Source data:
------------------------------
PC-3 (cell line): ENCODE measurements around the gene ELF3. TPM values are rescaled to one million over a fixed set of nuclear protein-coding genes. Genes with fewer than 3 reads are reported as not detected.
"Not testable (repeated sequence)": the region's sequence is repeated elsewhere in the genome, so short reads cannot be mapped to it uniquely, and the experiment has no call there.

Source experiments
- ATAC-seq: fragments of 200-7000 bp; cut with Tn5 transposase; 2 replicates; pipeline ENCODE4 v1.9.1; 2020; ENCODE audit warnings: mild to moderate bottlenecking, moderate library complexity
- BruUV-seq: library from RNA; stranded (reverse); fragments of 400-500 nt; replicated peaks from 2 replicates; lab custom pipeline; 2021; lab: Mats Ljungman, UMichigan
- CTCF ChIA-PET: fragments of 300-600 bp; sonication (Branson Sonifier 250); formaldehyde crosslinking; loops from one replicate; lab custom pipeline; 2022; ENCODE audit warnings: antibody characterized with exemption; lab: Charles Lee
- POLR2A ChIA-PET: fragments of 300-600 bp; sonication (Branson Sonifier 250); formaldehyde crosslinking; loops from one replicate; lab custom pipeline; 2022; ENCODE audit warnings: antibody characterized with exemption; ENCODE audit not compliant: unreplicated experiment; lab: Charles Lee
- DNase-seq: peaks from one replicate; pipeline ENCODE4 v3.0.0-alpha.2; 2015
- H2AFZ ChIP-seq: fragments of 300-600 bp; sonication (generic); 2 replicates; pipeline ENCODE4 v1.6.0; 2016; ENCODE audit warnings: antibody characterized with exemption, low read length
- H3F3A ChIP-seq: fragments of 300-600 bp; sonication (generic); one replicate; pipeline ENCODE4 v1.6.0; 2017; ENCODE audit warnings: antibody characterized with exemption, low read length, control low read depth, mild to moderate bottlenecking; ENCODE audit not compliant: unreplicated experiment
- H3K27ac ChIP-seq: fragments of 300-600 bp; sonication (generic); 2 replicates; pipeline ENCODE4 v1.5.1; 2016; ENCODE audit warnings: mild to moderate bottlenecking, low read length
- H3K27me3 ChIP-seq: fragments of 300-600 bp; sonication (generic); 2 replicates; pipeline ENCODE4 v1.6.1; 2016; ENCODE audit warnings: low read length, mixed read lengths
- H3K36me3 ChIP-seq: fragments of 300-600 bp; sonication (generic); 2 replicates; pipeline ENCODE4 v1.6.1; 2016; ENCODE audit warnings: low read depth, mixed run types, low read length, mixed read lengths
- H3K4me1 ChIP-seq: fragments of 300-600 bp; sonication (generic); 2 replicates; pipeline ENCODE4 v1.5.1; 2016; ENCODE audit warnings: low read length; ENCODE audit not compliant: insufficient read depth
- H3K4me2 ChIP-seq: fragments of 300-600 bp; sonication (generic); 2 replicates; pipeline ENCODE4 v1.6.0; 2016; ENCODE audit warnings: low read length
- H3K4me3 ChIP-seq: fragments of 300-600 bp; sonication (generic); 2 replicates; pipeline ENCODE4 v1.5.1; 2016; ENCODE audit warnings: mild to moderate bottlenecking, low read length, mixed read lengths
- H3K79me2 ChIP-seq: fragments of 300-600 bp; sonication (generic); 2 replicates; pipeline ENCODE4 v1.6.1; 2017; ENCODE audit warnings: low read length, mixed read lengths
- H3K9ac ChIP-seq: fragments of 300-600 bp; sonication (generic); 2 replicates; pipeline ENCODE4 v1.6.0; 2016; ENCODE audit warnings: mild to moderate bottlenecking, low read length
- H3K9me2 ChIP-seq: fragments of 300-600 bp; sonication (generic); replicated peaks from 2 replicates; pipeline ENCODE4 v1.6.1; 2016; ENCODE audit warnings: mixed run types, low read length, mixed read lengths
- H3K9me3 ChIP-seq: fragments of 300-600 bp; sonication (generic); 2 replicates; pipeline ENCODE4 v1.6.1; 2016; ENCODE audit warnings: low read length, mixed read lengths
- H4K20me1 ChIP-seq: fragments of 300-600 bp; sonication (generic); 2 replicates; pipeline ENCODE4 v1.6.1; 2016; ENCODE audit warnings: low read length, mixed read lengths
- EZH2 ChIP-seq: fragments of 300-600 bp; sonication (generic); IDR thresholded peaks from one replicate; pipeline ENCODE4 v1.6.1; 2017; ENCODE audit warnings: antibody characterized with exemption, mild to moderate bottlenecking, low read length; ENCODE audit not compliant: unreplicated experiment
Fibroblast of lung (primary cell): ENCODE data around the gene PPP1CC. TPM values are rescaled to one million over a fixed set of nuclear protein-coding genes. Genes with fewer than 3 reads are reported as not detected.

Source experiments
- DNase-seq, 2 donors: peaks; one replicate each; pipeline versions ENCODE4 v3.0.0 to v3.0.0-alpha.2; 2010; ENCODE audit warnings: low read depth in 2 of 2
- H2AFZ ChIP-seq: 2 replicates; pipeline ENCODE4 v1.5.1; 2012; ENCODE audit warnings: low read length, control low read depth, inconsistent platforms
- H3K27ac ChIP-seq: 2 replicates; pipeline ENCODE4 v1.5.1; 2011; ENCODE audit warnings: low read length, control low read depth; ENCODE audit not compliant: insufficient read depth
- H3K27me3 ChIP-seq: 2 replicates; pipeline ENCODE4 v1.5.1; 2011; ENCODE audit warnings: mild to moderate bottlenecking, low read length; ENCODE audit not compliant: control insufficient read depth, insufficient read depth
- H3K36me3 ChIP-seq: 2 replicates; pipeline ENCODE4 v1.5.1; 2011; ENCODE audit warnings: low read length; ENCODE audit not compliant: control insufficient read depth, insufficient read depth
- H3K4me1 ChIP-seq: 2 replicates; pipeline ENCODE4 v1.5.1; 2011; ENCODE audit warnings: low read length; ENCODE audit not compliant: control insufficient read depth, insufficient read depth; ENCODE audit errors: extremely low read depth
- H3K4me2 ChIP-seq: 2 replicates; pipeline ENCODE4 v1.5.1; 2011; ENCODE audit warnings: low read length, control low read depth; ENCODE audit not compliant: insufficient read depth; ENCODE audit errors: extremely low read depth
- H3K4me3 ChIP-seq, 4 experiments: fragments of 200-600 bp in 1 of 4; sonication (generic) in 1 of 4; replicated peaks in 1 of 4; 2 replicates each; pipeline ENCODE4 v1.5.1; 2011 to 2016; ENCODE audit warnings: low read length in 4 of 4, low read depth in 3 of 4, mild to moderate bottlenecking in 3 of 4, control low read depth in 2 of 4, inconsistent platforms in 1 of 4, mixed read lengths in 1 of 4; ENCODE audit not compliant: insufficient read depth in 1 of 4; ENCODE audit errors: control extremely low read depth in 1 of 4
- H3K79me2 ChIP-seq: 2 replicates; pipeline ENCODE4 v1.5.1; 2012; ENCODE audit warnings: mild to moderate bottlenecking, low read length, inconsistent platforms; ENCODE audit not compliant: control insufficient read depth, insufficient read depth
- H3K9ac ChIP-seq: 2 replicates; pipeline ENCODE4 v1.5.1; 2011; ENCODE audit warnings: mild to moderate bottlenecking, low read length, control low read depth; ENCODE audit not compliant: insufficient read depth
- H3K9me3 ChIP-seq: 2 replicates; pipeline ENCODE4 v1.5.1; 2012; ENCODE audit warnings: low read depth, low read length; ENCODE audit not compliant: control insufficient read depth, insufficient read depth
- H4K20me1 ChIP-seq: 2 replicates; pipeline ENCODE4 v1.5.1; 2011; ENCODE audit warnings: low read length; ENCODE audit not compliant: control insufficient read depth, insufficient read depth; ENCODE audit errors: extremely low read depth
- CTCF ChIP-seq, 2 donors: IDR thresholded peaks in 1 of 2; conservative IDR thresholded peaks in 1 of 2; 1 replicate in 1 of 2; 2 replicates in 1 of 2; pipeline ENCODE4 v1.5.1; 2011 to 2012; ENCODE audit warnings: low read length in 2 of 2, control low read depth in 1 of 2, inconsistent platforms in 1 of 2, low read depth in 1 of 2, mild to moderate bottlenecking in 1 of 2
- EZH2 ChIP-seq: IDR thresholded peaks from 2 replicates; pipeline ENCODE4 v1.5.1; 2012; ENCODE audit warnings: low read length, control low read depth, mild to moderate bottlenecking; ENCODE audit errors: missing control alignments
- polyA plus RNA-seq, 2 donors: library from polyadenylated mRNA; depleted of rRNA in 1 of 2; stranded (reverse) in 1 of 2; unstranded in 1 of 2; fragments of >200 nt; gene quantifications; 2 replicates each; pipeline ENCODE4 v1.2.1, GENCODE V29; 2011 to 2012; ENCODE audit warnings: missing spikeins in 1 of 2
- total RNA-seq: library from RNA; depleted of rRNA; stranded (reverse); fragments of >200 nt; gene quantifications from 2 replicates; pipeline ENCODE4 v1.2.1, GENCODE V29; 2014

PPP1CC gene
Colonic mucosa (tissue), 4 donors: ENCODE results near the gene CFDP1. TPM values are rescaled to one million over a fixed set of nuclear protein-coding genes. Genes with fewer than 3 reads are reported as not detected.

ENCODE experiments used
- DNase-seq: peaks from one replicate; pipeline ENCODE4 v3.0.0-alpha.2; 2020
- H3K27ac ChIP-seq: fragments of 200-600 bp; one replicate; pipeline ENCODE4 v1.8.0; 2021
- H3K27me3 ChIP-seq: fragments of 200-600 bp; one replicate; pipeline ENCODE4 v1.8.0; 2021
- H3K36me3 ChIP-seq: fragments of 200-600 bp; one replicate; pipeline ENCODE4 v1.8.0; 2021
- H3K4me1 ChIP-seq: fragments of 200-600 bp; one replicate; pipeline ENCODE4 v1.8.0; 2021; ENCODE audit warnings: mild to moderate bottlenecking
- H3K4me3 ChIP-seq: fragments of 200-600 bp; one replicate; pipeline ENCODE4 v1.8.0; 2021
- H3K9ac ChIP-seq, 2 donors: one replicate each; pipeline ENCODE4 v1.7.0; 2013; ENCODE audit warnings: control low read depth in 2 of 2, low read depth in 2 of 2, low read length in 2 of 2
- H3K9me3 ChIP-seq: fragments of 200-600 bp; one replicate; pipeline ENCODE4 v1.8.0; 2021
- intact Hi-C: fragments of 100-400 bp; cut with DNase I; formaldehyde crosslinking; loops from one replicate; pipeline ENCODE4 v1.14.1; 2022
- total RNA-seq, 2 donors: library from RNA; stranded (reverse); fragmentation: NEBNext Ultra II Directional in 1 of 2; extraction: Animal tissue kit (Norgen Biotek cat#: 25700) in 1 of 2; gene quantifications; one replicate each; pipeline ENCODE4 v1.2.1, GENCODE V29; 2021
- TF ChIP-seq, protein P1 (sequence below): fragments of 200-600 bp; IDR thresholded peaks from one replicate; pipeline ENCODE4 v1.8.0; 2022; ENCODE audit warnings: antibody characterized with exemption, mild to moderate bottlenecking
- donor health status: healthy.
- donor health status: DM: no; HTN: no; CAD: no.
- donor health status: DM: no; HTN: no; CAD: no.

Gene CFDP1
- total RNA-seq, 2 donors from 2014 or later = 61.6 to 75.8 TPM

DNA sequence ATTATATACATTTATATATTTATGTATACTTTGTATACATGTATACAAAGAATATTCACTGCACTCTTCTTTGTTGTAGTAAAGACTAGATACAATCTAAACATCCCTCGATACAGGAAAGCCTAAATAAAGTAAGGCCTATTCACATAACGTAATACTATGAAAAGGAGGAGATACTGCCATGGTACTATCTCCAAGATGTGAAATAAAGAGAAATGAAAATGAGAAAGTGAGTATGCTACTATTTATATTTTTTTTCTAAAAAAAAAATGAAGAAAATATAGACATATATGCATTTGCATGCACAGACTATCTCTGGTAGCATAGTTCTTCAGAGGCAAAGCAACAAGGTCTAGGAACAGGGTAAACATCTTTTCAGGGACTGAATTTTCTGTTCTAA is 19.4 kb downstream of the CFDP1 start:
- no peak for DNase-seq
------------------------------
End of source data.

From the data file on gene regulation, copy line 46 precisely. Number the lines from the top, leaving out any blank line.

- H3K27me3 ChIP-seq: fragments of 200-600 bp; one replicate; pipeline ENCODE4 v1.8.0; 2021